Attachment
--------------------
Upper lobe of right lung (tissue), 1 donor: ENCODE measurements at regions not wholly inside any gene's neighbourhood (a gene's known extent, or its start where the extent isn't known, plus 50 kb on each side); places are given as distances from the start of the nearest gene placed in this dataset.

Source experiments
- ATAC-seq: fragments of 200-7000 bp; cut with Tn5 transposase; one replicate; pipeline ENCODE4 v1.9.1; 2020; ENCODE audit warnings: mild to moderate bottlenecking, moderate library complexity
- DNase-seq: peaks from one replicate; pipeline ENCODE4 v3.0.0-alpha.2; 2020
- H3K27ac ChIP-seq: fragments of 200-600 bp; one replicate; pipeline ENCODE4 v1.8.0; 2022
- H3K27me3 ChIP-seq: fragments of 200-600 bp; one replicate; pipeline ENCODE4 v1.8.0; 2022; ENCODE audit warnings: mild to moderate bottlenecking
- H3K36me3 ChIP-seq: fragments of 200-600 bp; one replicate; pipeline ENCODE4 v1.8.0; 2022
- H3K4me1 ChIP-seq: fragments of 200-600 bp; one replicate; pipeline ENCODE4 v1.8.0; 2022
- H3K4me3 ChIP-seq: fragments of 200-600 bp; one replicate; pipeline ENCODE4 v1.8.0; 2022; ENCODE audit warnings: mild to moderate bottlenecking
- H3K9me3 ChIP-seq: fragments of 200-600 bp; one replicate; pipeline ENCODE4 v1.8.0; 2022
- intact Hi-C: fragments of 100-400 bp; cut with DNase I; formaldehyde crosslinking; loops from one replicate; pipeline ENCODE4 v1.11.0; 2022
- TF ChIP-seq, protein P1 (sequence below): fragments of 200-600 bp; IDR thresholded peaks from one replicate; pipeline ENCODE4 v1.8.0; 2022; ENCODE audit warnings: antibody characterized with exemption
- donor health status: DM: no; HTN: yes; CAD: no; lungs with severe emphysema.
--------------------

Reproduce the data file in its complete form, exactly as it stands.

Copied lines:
Upper lobe of right lung (tissue), 1 donor: ENCODE measurements at regions not wholly inside any gene's neighbourhood (a gene's known extent, or its start where the extent isn't known, plus 50 kb on each side); places are given as distances from the start of the nearest gene placed in this dataset.

Source experiments
- ATAC-seq: fragments of 200-7000 bp; cut with Tn5 transposase; one replicate; pipeline ENCODE4 v1.9.1; 2020; ENCODE audit warnings: mild to moderate bottlenecking, moderate library complexity
- DNase-seq: peaks from one replicate; pipeline ENCODE4 v3.0.0-alpha.2; 2020
- H3K27ac ChIP-seq: fragments of 200-600 bp; one replicate; pipeline ENCODE4 v1.8.0; 2022
- H3K27me3 ChIP-seq: fragments of 200-600 bp; one replicate; pipeline ENCODE4 v1.8.0; 2022; ENCODE audit warnings: mild to moderate bottlenecking
- H3K36me3 ChIP-seq: fragments of 200-600 bp; one replicate; pipeline ENCODE4 v1.8.0; 2022
- H3K4me1 ChIP-seq: fragments of 200-600 bp; one replicate; pipeline ENCODE4 v1.8.0; 2022
- H3K4me3 ChIP-seq: fragments of 200-600 bp; one replicate; pipeline ENCODE4 v1.8.0; 2022; ENCODE audit warnings: mild to moderate bottlenecking
- H3K9me3 ChIP-seq: fragments of 200-600 bp; one replicate; pipeline ENCODE4 v1.8.0; 2022
- intact Hi-C: fragments of 100-400 bp; cut with DNase I; formaldehyde crosslinking; loops from one replicate; pipeline ENCODE4 v1.11.0; 2022
- TF ChIP-seq, protein P1 (sequence below): fragments of 200-600 bp; IDR thresholded peaks from one replicate; pipeline ENCODE4 v1.8.0; 2022; ENCODE audit warnings: antibody characterized with exemption
- donor health status: DM: no; HTN: yes; CAD: no; lungs with severe emphysema.